Harissa: Spice Paste Extraordinaire


Harissa, the North African spice paste that blends dried chilies, garlic, paprika and some other aromatic spices, is becoming my newest kitchen workhorse.

The beauty of harissa is its gentle heat — it gives a dish depth and warmth without clearing your sinuses. It is becoming increasingly available in many grocery stores; find it by the jar in the ethnic food section. I’m partial to the freshly made version available at Condiment in Reading Terminal Market, or you can make your own, as directed below.

I was prompted to explore this ingredient further when I was left with a container that I purchased on impulse a few weeks ago. I featured it in a grain recipe and a reader submitted an inquiry about how to make it. Around the same time, I saw a Facebook chat about how to use harissa, with a huge string of comments and suggestions. I took some of the suggestions, came up with a few of my own and, as a result, burned through the surplus container and am clamoring for more harissa.

Scrambled Eggs Harissa

Scrambled eggs harissa with vegetables on crispy bread | Zolotaosen/Thinkstock

This simple, flavorful preparation is a delightful dish for any time of day. I used a lot of harissa in my eggs, but you can adjust the quantity depending on your palate.

I had this for lunch with a warmed whole wheat pita, but it would be equally good for breakfast with toast and fruit or for dinner with a simple salad and some crusty bread.

Serves one

2 eggs

1 tablespoon harissa

Pinch of salt

Butter for the pan

Heat a skillet to medium-high and melt the butter to coat the pan.

In a small bowl, beat the eggs, harissa and salt.

Pour the mixture into a pan and cook, scraping the bottom until done, approximately two minutes. Serve immediately.

Brussels Sprouts Harissa

We had these alongside a simple roasted chicken, and they were a hit. This preparation would work with any roasted vegetable — carrots, potatoes, yams, cabbage, broccoli or cauliflower to name a few.

Serves two to four

1 pound Brussels sprouts, rinsed and trimmed

2 tablespoons oil

½ teaspoon salt

Generous grind of fresh pepper

2 tablespoons harissa (or to taste)

Heat your oven to 400 degrees.

Toss the Brussels sprouts with oil, salt and pepper. Roast for 30 to 40 minutes until lightly charred.

Remove the Brussels sprouts from the oven, place them in a serving bowl and toss with the harissa.

Harissa Brisket

Harissa brisket | trexec/Thinkstock

This was flavorful, interesting and a little exotic, but also comforting and accessible, even pleasing to young and timid palates. In other words, it was a great selection for a varied crowd. I served it to a family group that ranged in age from 7 to 70, and it was a hit with everyone.

We served it with Israeli couscous, which was a great base for the sauce, but this dish would work well with rice, noodles, potatoes or quinoa. It was also great leftover.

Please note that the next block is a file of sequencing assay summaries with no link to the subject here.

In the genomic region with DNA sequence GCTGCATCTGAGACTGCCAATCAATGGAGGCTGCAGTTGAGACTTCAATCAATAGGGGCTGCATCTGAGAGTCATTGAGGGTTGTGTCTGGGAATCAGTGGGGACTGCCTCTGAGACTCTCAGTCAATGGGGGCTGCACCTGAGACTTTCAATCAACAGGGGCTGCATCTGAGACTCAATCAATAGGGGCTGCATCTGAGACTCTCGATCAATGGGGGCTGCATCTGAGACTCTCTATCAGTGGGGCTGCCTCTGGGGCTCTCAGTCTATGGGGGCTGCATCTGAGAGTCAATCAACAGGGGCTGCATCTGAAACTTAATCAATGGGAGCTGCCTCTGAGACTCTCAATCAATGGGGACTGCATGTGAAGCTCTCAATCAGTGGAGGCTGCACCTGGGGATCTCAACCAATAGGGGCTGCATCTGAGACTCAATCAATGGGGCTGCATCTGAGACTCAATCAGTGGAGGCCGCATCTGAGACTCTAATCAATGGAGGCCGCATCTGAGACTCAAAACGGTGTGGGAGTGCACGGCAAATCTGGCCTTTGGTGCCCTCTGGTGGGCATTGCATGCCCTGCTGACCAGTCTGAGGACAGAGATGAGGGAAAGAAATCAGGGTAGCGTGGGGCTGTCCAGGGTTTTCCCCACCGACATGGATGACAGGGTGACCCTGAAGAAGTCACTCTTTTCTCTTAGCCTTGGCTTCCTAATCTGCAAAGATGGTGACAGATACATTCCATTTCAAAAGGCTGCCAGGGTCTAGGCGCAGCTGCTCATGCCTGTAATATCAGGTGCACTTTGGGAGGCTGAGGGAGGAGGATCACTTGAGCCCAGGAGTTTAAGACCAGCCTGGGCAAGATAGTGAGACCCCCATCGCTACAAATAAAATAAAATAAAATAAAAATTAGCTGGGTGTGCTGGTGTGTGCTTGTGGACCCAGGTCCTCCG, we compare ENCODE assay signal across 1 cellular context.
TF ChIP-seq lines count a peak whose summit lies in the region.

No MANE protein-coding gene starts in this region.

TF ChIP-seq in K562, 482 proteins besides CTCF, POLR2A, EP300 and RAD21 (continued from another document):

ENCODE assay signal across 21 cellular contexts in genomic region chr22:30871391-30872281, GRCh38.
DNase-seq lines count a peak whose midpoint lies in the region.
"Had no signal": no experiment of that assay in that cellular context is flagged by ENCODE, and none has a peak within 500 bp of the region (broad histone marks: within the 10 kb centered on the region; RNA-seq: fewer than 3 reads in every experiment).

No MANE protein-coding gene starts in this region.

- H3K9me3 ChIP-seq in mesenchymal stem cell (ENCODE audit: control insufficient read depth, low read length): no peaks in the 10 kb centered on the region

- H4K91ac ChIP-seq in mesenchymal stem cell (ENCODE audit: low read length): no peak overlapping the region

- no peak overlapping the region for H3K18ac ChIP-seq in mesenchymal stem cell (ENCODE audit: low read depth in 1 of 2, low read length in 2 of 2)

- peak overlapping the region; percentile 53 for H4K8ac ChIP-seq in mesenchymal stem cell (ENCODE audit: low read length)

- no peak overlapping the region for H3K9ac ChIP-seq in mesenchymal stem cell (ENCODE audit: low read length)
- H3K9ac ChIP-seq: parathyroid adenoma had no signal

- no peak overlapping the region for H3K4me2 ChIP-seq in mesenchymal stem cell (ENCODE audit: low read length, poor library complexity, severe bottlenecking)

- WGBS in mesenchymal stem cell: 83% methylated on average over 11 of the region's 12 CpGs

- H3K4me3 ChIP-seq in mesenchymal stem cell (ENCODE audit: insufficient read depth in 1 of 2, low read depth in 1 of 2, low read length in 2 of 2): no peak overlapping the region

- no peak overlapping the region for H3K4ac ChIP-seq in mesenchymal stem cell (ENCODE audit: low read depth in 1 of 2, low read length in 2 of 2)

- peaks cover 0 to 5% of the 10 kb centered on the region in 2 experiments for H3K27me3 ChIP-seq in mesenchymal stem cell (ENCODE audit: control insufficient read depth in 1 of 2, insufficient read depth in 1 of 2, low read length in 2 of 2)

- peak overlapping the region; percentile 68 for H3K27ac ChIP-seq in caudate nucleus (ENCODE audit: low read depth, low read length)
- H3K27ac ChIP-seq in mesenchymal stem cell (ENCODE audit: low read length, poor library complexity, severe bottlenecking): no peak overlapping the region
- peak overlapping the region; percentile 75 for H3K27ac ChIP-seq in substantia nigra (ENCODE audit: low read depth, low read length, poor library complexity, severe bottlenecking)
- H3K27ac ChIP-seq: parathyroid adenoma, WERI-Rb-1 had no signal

A word on the pan: I used a large rectangular roasting pan, which was about 4 inches deep. I just heated it right on the stove to sauté the onions and sear the meat, then covered it with foil and put it in the oven. You can also use a cast-iron skillet, any ovenproof skillet or a Dutch oven.

Serves six to eight

1 brisket, about 4 pounds

Salt and pepper

4 tablespoons harissa

1 onion, sliced

3 cloves garlic, minced

2 tablespoons vegetable or canola oil

1 cup beef or vegetable broth

½ cup red wine

Heat your oven to 300 degrees.

Sprinkle the brisket with salt and pepper, and coat both sides with a thin layer of harissa. Set aside.

Heat the oil in a pan over medium heat and sauté the onions and garlic, about five minutes. Push the onions to one side of the pan and place the brisket in the pan to sear for about three minutes. Flip and sear the other side.

Pour the liquids over the meat, cover tightly and place in the oven for about three hours until the meat is fork tender.

Remove the meat from the oven, slice and serve with the cooking liquid as a gravy.


Harissa sauce | nobtis/Thinkstock

Store-bought harissa is quite delicious, but if you have the time and inclination to make your own, here’s a wonderful and simple recipe.

This is a slightly simpler version than many harissa recipes; I bought crushed Aleppo peppers, which provide both texture and taste. They are not pulverized into a powder, so when they mix with the oil and vinegar, they reconstitute a bit and form a thicker, less-uniform paste, which is good.

Makes about ½ cup harissa

2 cloves garlic

½ cup canola oil

2 tablespoons red wine vinegar

2 tablespoons crushed Aleppo peppers

2 tablespoons tomato paste

½ teaspoon ground cumin

½ teaspoon ground caraway seeds (you may have to grind these yourself)

½ teaspoon salt

Place all ingredients in a blender or food processor and puree until just mixed. Allow it to sit for about an hour to enable the flavors to meld. Store in the refrigerator, tightly covered, for two weeks. 

Other ways to use harissa:

  • Mix it with mayonnaise and spread it on a sandwich with cold cuts.
  • Spread it inside a grilled cheese sandwich.
  • Mix it with vinaigrette or ranch for a zesty salad dressing.
  • Toss a couple of tablespoons in with couscous or rice for a flavorful side dish.
  • Slather it on salmon, or your favorite fish, and then roast.
  • Rub it between the skin and flesh of a roasting chicken before cooking.
  • Spoon a couple of scoops into lamb or beef stew.
  • Top a bowl of vegetable or lentil soup with a dollop of harissa.
  • Garnish a plate of hummus with harissa.


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